5/28/2014 08:00:00 AM
Tweetable A realistic look at what you could do in a gap year.Financially, taking a gap year makes absolutely no sense. Intuitively, by delaying your education, a gap year replaces a year you could have worked as a college graduate, and since you can earn more as a college grad than as a high school grad[*], on net you are actually decreasing your life-long income with every gap year you take. For a large enough wage differential, this will more than offset the cost of college, including the cost of borrowing against future (higher) income to pay for it. But we'll prove this with calculus. Ok, not real calculus--we can fairly easily deduce the result by borrowing some well known properties of series derived elsewhere. I promise, this isn't nearly as much math as it looks like.

To start, we'll define a value function $V$ equal to the real present value of all future income, net of college costs, of an individual who just graduated highschool in year $t=0$. The value function has three components: the student works full time for $s$ years at annual salary $w$ before going to college, goes to college for four years earning no income and instead paying college costs $c$ that would not otherwise be incured, and then in year $t=s+4$ gets a full time job as a college graduate earning salary $y$ up until retirement in year $t=T$. The student can borrow or save at a real net interest rate of $r$. Thus the value function is given by $$V=\underbrace{\sum_{t=0}^s\frac{w}{\left(1+r\right)^t}}_{income~before~college}-\underbrace{\sum_{t=s}^{s+4}\frac{c}{\left(1+r\right)^t}}_{cost~of~college}+\underbrace{\sum_{t=s+4}^{T}\frac{y}{\left(1+r\right)^t}}_{income~after~college}.$$ I won't go into detail about why this is correct--this is standard discounting--but understand that the interest rate appears in the denominators to account for the advantage of saving for college in advance, and the cost of borrowing for college and repaying after the fact. It's all built in to this expression. So we will actually be answering a slightly more general question than asked in the blog post title: what is the value-maximizing number for $s$, under the constraint that $s$ must be an integer greater or equal to zero.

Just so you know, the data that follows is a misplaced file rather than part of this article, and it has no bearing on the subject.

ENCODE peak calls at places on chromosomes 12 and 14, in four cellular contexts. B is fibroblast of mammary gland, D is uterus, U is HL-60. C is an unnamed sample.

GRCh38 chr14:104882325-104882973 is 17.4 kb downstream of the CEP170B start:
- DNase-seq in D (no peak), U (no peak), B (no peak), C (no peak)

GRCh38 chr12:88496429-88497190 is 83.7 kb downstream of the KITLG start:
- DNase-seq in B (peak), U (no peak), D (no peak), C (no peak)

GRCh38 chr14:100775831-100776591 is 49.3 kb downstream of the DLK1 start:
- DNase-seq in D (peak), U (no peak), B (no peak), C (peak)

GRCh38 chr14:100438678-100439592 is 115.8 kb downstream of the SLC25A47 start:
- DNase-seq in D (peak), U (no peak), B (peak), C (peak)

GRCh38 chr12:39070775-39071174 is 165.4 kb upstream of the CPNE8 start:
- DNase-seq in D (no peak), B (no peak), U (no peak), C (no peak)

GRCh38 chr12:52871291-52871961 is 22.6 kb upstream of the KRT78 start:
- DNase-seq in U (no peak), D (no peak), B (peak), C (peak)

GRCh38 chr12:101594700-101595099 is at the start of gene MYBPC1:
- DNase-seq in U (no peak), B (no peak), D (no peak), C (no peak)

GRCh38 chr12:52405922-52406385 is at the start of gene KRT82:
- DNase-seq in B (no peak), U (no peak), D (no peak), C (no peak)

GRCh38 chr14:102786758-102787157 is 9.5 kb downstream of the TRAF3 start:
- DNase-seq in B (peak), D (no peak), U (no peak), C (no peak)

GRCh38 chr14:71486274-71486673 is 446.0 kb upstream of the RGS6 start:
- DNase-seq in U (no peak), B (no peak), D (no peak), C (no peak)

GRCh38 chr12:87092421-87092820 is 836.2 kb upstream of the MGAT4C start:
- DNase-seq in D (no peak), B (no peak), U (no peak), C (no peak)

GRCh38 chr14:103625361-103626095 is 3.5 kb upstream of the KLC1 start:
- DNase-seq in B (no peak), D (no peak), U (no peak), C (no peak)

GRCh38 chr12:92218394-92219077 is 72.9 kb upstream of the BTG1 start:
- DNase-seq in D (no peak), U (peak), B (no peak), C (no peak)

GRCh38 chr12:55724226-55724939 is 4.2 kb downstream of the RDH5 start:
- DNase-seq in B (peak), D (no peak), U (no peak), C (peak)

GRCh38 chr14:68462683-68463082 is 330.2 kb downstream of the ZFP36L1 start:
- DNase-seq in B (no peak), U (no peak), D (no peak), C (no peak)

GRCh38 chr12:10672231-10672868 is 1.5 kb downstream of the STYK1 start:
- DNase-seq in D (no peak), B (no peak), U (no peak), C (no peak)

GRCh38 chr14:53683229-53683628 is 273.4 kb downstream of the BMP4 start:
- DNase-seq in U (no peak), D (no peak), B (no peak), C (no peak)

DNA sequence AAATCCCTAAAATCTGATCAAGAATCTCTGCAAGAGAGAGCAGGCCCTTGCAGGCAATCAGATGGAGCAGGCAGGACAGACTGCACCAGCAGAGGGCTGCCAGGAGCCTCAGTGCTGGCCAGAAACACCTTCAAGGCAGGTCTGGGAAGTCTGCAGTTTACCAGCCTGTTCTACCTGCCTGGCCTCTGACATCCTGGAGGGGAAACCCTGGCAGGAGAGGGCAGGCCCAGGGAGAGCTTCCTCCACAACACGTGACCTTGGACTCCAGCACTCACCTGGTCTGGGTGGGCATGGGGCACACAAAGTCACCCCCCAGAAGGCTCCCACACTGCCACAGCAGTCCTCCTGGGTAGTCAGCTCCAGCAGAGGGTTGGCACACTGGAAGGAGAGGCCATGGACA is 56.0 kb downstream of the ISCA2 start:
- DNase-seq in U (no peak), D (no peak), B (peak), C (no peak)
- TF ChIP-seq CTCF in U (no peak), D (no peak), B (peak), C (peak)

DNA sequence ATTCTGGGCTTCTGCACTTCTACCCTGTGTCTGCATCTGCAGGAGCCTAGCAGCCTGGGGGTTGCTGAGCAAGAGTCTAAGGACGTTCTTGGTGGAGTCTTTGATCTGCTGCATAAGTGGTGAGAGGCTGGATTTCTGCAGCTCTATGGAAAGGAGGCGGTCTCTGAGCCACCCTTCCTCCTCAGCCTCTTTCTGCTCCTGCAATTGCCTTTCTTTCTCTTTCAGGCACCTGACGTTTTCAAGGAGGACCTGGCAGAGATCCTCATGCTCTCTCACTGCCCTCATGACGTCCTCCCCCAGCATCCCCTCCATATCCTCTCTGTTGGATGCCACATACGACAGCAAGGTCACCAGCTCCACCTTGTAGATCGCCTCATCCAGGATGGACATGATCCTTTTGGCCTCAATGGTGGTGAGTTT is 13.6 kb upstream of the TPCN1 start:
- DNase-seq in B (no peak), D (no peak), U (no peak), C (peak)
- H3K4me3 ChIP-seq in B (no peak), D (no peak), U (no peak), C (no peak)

If you don't know any calculus, then this next step will blow your mind (but not if you're a high school grad who aced the BC calculus exam!). It turns out that the expression above can be rewritten as: $$V=\underbrace{\frac{1+r}{r}\left(w-\frac{w}{\left(1+r\right)^s}\right)}_{income~before~college}-\underbrace{\frac{1+r}{r}\left(\frac{c}{\left(1+r\right)^s}-\frac{c}{\left(1+r\right)^{s+4}}\right)}_{cost~of~college}+\underbrace{\frac{1+r}{r}\left(\frac{y}{\left(1+r\right)^{s+4}}-\frac{y}{\left(1+r\right)^T}\right)}_{income~after~college}$$ which follows directly from the fact that the sums in the first equation are geometric series--we've merely replaced the serires with the formulas for their sums, a result derived in Calc II. We can further simplify: $$V=\frac{1+r}{r}\left(w-\frac{y}{\left(1+r\right)^T}\right)+\frac{1+r}{r}\frac{1}{\left(1+r\right)^s}\left(-w-c+\frac{c}{\left(1+r\right)^4}+\frac{y}{\left(1+r\right)^4}\right)$$ Ok, the geometric series thing was the first bit of calculus, here's the second: maximizers (and minimizers) are preserved under monotonic transformations. That means we can ignore the constant at the begining of the expression above, and whatever maximizes $$\widetilde{V}=\frac{1+r}{r}\frac{1}{\left(1+r\right)^s}\left(-w-c+\frac{c}{\left(1+r\right)^4}+\frac{y}{\left(1+r\right)^4}\right)$$ also maximizes $V$.